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Using Deodorants With Aluminum Salts A Breast Cancer Risk Factor?
In view of possible health risks, aluminum deodorants have recently come under increasing criticism. A first case-control study with analysis of tissue samples has now shown that deodorants with aluminum salts are a risk factor for the development of breast cancer.
In a recent study, scientists from the Medical University of Innsbruck came to the conclusion that "the very frequent use of forearm cosmetics several times a day can increase the risk of developing breast cancer at a young age." Although the scientists were unable to prove a clear causal link, they did caution is imperative when using deodorants with aluminum salts. The researchers published their results in the scientific journal "EbioMedicine".
Aluminum is used in numerous cosmetics
Aluminum salts are used in so-called antiperspirants, among other things, because they have an antiperspirant effect. However, according to the Federal Institute for Risk Assessment (BfR), aluminum is also used in other cosmetic products such as, for example, as a coating of nanoparticles in sunscreens, as a color pigment in lipsticks and in the form of aluminum fluoride in toothpaste. For some years now, possible health risks from aluminum salts have been discussed, such as a connection with Alzheimer's disease or breast cancer. So far, however, the data from the study has not been sufficient to provide a clear assessment, according to the BfR position.
Relationship to breast cancer risk examined
In the current epidemiological study, the scientists at the Medical University of Innsbruck have now investigated the relationship between breast cancer risk and the use of deodorants with aluminum salts using 209 breast cancer patients and an equally large “healthy” control group. Many women are very concerned about whether the deodorants with aluminum salts could increase their risk of developing breast cancer later. Therefore, the researchers said they wanted to "gain further insights."
Aluminum concentration in tissue samples analyzed
As part of the study, the subjects were initially asked about the use of deodorants with aluminum salts, explains Hanno Ulmer, Director of the Section for Medical Statistics and Computer Science at the Medical University of Innsbruck. In addition, the study also "for the first time examined a larger series of tissue samples from the breast for their aluminum concentration", adds Nicole Concin, Professor of Experimental Gynecology at the Innsbruck University Clinic for Gynecology and Obstetrics. Tissue samples were taken from 100 subjects during a breast operation and the breast tissue from 52 healthy study participants in the control group could also be analyzed, said Concin.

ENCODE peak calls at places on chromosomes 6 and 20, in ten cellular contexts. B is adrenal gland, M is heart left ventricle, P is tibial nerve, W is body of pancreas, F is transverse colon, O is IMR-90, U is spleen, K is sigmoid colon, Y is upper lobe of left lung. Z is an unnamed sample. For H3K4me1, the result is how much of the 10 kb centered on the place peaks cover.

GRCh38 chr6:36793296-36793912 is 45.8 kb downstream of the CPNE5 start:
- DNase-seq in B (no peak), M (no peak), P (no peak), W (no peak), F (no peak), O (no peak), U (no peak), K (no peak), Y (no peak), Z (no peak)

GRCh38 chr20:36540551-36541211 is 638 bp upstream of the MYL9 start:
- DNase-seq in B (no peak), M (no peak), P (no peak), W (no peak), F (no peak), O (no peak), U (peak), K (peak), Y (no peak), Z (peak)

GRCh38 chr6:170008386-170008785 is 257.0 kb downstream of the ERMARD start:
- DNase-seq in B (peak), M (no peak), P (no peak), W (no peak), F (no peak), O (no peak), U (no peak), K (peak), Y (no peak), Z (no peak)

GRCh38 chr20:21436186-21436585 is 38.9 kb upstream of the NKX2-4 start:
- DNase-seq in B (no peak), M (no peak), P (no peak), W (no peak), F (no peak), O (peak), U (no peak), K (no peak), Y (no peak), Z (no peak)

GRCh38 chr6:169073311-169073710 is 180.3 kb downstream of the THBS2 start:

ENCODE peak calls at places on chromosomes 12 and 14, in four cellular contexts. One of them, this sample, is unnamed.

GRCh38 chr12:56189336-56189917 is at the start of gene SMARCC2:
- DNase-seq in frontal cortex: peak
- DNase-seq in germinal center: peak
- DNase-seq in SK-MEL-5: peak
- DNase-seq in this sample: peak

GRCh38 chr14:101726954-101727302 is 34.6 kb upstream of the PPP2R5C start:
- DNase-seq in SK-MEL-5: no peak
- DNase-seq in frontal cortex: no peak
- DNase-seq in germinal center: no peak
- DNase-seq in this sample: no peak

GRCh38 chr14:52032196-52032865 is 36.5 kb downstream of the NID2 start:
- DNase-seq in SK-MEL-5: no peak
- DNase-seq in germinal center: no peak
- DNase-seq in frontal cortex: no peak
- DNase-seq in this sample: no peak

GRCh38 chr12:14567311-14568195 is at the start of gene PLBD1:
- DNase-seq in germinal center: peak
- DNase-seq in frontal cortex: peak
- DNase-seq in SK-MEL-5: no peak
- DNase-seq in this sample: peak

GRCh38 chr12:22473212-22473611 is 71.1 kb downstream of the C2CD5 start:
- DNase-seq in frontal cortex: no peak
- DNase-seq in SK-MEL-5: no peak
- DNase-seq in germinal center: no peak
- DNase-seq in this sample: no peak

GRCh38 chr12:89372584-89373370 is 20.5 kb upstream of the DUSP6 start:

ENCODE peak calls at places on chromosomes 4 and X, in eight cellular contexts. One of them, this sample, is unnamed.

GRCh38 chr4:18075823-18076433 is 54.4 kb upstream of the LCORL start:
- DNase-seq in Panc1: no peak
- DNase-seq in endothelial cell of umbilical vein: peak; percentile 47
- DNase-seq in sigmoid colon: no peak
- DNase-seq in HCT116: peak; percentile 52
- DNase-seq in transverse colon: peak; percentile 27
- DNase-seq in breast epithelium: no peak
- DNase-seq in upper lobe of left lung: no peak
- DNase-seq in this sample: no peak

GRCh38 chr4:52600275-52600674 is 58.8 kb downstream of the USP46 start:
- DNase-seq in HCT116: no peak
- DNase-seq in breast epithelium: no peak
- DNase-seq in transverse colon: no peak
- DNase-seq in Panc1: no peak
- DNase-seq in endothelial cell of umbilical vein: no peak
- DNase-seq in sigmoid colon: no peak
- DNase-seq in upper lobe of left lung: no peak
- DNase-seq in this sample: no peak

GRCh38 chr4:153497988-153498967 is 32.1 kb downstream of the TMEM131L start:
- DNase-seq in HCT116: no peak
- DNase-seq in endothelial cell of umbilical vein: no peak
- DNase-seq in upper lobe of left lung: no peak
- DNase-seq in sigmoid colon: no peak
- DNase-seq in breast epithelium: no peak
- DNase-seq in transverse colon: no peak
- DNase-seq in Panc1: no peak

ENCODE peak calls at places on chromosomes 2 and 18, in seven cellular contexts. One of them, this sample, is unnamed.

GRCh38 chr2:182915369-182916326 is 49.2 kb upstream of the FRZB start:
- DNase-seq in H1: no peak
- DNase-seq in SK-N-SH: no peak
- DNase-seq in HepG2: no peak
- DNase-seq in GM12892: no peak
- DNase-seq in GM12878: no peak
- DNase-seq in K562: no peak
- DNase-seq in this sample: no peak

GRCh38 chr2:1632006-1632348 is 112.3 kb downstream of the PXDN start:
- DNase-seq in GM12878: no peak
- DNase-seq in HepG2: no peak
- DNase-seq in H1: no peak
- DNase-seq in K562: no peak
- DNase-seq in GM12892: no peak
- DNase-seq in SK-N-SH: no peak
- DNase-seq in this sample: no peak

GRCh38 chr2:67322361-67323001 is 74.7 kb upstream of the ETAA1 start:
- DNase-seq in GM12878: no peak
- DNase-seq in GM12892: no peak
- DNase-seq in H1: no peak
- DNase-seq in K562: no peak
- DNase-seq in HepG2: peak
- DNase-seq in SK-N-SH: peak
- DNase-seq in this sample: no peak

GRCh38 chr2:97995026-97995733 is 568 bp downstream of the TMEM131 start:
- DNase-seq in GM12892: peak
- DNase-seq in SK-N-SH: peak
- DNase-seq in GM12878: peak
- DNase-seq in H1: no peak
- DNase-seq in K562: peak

Breast cancer risk increased statistically significantly
According to the scientists, the statistical analysis of the data showed that women who had used deodorants very often (several times a day) had an increased risk of breast cancer. "Even if only six percent of all women surveyed belong to this group with very frequent use, our evaluations are statistically significant", emphasizes the first author Caroline Linhart, from the Section for Medical Statistics and Computer Science at the Medical University of Innsbruck. In addition, the researchers found that women with breast cancer had a significantly higher aluminum concentration in breast tissue than non-cancerous women in the control group. This was especially true for women with tumors near the armpits.
Further investigation required
Although the current study results are not definitive evidence that aluminum salts have a carcinogenic effect, there is growing evidence of a possible connection with the development of breast cancer. "Further examinations are absolutely necessary," emphasizes gynecologist Nicole Concin. Because the current results are based on purely statistical correlation analyzes and no investigation of causal relationships has taken place. Conversely, no all-clear can be given regarding the use of deodorants with aluminum salts, says Hanno Ulmer.
Caution is imperative
Until the significance of aluminum salts as a cancer risk factor has been fully clarified, the scientists recommend careful handling of forearm cosmetics that contain aluminum. Excessive use should be avoided, especially at a young age. The BfR takes a similar position, although the Federal Institute also refers to the relatively high amounts of aluminum that consumers already consume through food. "The weekly tolerable intake is probably exhausted by food alone in part of the population," said the BfR. With long-term use of cosmetic products containing aluminum, the weekly tolerable intake amount will be exceeded permanently in individual cases. (fp)